Video: Your daily guide to the Top 10s for Christmas: Tips for feeding the birds at Xmas
- Credit: Chris Gomersall (rspb-images.com
Remember there's not only your own family to feed this Christmas, plenty of wildlife is relying on a free breakfast too.
As the temperature goes down and the Christmas lights go up, we're thinking about finding the perfect presents and hosting meals with loved ones who may be flocking from the far corners of the country.
The hosting need not stop at the back door, as throughout the winter wildlife is flocking to our gardens hunting for their own festive feast.
As the countryside cupboards grow bare, our gardens and parks become a crucial source of food, water and shelter for our favourite garden wildlife.
There are some really simple things we can do to help garden wildlife at this time of year, and the more wildlife we attract the more we'll spot during the RSPB's national Big Garden Birdwatch in January!
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The RSPB advises putting out food and water on a regular basis in autumn and winter. In severe weather, feed twice daily if possible, in the morning and early afternoon.
Birds need high energy (high fat) foods during the cold winter weather to maintain their fat reserves to survive the frosty nights.
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Adjust the quantity given to the demand, and clear away uneaten food around the feeders. Once a feeding routine is established, try not to change it as the birds become used to it.
What to feed
Bird seed mixtures – the better mixtures contain plenty of flaked maize, sunflower seeds, and peanut granules.
Black sunflower seeds – better than striped ones, as they have higher oil content.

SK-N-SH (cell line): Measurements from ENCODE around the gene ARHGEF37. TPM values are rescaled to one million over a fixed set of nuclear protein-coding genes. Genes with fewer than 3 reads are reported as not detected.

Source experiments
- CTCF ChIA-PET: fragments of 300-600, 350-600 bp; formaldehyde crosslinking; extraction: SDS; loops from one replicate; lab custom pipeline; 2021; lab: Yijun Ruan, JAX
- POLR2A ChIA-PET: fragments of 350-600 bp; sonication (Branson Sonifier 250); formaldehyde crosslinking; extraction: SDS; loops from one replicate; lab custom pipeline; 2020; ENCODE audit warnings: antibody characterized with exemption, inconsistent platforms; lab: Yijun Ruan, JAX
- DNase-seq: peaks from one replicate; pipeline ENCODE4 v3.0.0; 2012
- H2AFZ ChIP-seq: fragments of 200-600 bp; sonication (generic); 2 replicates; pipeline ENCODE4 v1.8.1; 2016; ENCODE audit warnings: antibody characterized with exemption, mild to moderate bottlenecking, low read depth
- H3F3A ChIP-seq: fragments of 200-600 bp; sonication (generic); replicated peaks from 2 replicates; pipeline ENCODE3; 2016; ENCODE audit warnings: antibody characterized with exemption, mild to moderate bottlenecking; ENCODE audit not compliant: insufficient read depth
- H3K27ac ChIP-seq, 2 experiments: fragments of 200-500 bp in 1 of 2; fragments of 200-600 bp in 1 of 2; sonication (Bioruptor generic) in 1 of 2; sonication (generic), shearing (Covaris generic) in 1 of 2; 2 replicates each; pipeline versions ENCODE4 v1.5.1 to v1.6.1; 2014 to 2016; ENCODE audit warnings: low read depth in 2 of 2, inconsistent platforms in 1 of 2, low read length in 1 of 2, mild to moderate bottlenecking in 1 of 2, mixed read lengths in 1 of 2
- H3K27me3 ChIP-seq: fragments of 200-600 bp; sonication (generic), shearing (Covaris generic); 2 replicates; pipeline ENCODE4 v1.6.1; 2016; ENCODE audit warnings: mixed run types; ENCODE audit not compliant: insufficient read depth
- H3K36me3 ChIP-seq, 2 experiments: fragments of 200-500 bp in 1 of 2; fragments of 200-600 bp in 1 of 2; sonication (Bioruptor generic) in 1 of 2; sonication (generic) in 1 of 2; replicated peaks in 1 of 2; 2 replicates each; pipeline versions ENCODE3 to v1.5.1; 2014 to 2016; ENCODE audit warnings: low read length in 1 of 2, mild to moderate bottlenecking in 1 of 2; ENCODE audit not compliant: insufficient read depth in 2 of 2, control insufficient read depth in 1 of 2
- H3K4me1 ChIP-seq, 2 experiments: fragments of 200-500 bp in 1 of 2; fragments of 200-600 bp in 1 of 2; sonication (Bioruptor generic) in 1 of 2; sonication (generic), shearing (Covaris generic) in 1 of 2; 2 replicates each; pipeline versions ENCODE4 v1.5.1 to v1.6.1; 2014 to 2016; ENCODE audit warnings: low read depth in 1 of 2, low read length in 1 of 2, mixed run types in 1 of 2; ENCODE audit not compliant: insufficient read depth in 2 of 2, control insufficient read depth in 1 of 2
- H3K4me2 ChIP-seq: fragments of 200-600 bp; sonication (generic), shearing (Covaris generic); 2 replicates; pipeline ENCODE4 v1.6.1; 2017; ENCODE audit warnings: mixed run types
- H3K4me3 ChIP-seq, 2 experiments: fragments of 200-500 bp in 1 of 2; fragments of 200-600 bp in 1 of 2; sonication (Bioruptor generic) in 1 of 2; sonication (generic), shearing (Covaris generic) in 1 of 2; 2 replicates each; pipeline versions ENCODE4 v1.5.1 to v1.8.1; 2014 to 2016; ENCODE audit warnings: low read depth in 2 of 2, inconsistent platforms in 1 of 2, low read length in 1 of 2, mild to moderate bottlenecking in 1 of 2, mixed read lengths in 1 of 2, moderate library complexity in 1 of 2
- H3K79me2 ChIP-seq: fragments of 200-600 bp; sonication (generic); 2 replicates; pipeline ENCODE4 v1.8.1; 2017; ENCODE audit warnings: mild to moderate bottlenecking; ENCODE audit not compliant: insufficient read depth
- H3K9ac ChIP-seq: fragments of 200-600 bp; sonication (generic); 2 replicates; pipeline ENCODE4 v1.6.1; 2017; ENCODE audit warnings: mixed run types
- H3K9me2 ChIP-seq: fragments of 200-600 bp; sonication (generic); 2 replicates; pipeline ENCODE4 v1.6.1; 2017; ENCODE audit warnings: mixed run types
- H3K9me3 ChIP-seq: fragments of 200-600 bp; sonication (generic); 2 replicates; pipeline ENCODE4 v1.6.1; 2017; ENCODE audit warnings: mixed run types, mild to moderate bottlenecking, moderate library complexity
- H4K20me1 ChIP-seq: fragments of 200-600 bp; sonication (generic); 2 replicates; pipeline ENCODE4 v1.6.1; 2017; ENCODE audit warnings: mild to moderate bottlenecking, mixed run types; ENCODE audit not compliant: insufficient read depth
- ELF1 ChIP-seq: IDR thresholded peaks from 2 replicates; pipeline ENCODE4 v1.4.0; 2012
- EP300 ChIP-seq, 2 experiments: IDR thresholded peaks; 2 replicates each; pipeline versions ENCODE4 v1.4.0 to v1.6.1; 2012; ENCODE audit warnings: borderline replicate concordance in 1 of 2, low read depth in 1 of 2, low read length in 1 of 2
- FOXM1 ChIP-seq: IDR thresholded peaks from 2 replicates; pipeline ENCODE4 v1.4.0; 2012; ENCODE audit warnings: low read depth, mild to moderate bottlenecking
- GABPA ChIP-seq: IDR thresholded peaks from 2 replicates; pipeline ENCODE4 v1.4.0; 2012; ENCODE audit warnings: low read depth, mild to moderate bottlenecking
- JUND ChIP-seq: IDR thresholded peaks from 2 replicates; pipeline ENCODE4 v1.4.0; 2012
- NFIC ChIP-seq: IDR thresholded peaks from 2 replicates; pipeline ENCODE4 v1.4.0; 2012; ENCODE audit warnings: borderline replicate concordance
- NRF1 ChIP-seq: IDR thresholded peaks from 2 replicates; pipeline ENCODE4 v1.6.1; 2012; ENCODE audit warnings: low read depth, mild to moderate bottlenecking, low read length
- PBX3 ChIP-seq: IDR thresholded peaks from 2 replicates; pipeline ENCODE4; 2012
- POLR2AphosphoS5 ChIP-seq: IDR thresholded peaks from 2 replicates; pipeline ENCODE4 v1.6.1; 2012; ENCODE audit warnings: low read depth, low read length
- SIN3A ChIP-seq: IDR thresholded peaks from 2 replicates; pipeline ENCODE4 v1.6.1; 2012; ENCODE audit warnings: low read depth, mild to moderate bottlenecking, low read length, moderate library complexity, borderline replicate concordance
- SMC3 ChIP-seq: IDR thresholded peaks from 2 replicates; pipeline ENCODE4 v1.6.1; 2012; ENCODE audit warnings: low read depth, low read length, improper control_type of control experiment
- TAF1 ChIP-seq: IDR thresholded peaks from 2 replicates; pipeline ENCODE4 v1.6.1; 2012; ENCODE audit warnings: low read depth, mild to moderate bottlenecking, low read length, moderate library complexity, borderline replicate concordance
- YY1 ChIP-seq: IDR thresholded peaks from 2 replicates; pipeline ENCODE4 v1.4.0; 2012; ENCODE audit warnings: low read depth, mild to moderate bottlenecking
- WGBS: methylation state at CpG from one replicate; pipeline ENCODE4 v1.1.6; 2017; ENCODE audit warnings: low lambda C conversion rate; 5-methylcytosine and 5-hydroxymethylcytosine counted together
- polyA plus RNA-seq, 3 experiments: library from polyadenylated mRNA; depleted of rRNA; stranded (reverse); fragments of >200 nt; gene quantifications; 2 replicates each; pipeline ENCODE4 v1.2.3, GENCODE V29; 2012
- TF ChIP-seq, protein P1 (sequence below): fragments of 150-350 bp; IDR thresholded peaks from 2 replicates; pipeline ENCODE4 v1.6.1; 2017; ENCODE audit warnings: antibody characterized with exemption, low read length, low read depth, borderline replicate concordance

Nyjer seeds – small and black with high oil content.
Peanuts – rich in fat and popular with tits, greenfinches, house sparrows, nuthatches, great spotted woodpeckers, robins and siskins, don't use salted or roasted peanuts. Peanuts can be high in a natural toxin, which can kill birds, so buy from a reputable dealer.
Bird cake and food bars – if sold in nylon mesh bags, always remove the bag before putting the fat ball out as the soft mesh can trap and injure birds. Make your own by mixing melted suet or lard with seeds, nuts, dried fruit, oatmeal, cheese and cake.
Live foods and other insect foods – mealworms are relished by robins and blue tits.
Cooking fat – fat from cooking is bad for birds; they can contain meat juices which destroy the waterproofing and insulating qualities of birds' feathers. Plus it may be salty and contain bacteria. Lard and beef suet on their own are fine as they are pure fat.
Polyunsaturated margarines or vegetable oils – unsuitable for all birds.
Dog and cat food – meaty tinned food is acceptable. Dry biscuits, unless soaked, are not recommended.
Milk and coconut – milk is not suitable, although mild grated cheese is fine. Use fresh coconut only.
Rice and cereals – use cooked rice but uncooked porridge. Breakfast cereal can be offered in small quantities.
Mouldy and stale food – some moulds can cause respiratory infections in birds.
Get ready for the RSPB Big Garden Birdwatch 25 and 26 January 2014
This is the world's biggest garden wildlife survey and last year almost 600,000 people counted the birds in their garden.
This year, for the first time, participants are being asked to log some of the other wildlife they see in their gardens too.
For more information and to take part visit www.rspb.org.uk/birdwatch
Head back tomorrow to see day two of our Top 10s for Christmas guides which will be: Top 10 places to see Santa.